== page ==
Ever wanted to play "Clerks: The Boardgame?" Basically, in the new game Five-Fingered Severance, you may not have Dante or Randall--or Jay and Silent Bob to sell you weed--but the spirit is still there.
Five-Fingered Severance (Minion Games, Patrick Leder and Topher McCulloch, 3-6 players, 1 hour) is a game where players are workers in a store that is closing the same day. Corporate is cruel, and everyone is getting the axe come quitting time. That means two things:
1. The boss is in a REALLY shitty mood.
2. Who gives a CRAP about this job?!
So meanwhile, it's meant to be business as usual, but the employees have other plans. Those customers? Now's your chance to tell them how you *really* feel. And all those tasks the boss wants done? Forget it, man--it's time to slack off, and slack off good.
Each player has a character with different powers. Some are better at slacking off, others better at dodging the boss, and others at grabbing loot. The board represents the store with several key locations, including the different aisles as well as the cooler and the stock room. Oh, and the bathroom, but the less said about that place, the better.
You've got different actions you can take on your turn. Most of them are goofing off, pocketing merchandise from the store ("Everything MUST go!") or insulting customers, and while those will score you points, they'll also generate "heat" with the boss. Get too much heat, and you'll have to punch out early with a pink slip...which sucks, because you could use the extra ten bucks to go to the movies tonight, you know? Worse yet, when someone slacks off, it puts the heat on everyone, as the boss gets more and more in a foul mood.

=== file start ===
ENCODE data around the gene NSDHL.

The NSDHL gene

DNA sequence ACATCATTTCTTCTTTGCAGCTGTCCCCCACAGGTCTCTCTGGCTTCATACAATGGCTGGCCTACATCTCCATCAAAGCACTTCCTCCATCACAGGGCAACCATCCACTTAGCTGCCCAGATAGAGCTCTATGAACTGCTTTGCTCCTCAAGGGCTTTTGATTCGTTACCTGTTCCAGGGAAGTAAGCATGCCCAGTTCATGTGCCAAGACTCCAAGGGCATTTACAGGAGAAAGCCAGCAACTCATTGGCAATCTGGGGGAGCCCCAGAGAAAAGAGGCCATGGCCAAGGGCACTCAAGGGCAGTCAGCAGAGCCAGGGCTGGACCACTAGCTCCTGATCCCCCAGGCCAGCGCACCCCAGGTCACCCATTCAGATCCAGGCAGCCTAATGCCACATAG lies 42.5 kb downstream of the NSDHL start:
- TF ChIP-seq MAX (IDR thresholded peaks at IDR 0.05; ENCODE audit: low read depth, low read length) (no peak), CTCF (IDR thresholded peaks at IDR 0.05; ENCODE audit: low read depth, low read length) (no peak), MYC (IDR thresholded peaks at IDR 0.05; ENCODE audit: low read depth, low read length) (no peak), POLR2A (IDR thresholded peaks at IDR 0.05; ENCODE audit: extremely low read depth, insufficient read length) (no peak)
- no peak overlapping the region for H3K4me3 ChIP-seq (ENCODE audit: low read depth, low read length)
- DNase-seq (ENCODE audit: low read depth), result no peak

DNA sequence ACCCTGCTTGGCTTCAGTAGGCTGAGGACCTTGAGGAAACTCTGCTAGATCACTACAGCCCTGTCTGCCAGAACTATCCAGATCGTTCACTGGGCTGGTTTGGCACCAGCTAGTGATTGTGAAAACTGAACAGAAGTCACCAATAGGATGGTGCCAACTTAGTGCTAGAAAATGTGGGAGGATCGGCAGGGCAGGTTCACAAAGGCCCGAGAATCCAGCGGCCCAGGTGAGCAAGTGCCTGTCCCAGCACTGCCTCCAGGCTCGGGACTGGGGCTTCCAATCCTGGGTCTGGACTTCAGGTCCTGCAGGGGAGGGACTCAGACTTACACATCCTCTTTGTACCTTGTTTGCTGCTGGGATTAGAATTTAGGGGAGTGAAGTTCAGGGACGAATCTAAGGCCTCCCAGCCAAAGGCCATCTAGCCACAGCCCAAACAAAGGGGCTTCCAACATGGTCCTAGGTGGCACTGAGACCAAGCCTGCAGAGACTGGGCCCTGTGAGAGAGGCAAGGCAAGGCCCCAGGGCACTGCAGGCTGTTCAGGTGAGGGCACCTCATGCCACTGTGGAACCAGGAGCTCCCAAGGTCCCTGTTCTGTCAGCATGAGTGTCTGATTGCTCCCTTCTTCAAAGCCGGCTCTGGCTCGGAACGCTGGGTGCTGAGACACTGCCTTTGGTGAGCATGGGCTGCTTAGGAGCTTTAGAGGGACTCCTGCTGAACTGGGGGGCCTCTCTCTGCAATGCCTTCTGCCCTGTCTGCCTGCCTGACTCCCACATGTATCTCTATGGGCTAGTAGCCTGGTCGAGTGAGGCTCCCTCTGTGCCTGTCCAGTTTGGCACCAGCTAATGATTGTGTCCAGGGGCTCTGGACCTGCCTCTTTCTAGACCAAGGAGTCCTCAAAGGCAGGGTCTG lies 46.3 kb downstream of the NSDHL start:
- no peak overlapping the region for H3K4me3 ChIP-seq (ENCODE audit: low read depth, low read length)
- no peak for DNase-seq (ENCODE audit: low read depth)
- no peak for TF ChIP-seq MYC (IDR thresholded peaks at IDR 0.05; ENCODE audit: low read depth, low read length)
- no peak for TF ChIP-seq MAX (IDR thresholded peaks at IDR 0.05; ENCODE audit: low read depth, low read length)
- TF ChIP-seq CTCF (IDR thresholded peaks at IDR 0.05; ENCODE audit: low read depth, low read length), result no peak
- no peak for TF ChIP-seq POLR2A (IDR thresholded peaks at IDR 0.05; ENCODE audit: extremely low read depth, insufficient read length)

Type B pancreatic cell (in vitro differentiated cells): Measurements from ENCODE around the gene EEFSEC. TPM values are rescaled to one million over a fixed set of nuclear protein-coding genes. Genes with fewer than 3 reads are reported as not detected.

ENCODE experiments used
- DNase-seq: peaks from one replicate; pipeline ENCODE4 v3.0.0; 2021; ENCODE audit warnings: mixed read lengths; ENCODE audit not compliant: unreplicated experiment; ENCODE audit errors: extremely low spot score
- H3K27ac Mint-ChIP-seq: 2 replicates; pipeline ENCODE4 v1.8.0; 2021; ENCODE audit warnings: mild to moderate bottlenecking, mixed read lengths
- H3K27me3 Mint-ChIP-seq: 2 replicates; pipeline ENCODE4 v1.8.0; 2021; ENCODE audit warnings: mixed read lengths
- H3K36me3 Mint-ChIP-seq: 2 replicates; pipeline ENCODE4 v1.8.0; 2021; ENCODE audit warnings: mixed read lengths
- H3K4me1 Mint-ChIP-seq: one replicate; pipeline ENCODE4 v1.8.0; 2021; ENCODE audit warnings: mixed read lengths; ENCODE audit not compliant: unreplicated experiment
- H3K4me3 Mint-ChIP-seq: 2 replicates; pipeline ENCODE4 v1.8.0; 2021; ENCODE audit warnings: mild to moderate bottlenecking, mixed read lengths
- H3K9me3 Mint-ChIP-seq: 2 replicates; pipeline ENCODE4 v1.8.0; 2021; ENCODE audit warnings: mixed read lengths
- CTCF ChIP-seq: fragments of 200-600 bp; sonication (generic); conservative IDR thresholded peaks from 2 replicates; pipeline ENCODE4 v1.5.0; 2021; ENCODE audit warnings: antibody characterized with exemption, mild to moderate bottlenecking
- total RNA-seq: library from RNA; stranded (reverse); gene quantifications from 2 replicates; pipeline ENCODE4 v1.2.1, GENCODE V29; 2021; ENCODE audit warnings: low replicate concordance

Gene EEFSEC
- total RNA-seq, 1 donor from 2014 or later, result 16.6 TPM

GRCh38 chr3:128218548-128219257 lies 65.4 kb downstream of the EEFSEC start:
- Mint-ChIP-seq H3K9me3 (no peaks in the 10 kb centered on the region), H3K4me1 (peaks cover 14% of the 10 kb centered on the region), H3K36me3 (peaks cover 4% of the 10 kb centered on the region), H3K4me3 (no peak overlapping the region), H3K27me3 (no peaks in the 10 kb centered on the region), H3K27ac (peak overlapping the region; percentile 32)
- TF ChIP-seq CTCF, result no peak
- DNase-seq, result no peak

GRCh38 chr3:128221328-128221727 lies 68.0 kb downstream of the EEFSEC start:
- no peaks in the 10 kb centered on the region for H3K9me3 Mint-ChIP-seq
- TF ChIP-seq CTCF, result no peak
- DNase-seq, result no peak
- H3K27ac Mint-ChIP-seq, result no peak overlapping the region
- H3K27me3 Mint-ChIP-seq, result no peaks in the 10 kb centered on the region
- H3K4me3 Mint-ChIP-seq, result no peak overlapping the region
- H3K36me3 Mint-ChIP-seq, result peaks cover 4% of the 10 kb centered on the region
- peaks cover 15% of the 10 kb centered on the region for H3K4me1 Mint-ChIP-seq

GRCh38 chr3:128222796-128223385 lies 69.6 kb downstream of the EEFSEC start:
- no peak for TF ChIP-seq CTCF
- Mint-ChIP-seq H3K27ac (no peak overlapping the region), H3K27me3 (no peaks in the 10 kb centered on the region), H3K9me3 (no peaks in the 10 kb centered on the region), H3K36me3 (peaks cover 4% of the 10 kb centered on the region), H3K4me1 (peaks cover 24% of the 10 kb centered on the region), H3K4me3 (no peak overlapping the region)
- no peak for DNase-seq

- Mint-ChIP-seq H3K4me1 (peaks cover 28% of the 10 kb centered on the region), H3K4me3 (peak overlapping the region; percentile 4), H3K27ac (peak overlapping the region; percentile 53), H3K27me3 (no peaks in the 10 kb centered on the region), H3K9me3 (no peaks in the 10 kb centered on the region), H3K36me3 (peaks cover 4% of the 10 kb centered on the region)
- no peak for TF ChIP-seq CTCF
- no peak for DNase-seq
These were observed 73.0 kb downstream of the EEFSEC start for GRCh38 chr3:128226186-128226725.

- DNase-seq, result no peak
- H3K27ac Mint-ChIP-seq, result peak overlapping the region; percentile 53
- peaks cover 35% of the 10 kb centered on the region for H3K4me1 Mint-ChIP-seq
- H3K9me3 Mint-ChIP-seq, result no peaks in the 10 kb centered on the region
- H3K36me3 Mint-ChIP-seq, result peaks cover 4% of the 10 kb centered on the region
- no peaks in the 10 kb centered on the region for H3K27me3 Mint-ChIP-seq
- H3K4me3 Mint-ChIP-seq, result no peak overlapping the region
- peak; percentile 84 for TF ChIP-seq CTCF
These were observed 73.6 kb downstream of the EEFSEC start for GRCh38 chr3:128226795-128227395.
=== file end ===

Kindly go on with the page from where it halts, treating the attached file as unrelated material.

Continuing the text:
You can lower your heat by actually helping customers and doing tasks throughout the store. Yeah, it makes you a kiss-ass, buy hey,money's money. The boss has a marker on the board, and either other players or cards can send him to certain locations. While he's there, your kiss-assery will definitely come in handy.
An event deck of cards determines what happens each turn. Some of these move the boss around, while others pop out customers or tasks, and there's even a card where the boss eats bad nachos and is stuck in the shitter for a full turn. Ah, the pleasantries of grunt-level customer service work.
The deck acts as a timer, and when it's done, you score points based on what you've done during the game. And to prove that there might be a future in corporate, you can actually score bonus points for not having tons of heat, but understand that the other players will point and laugh at you, and most likely give you a wedgie.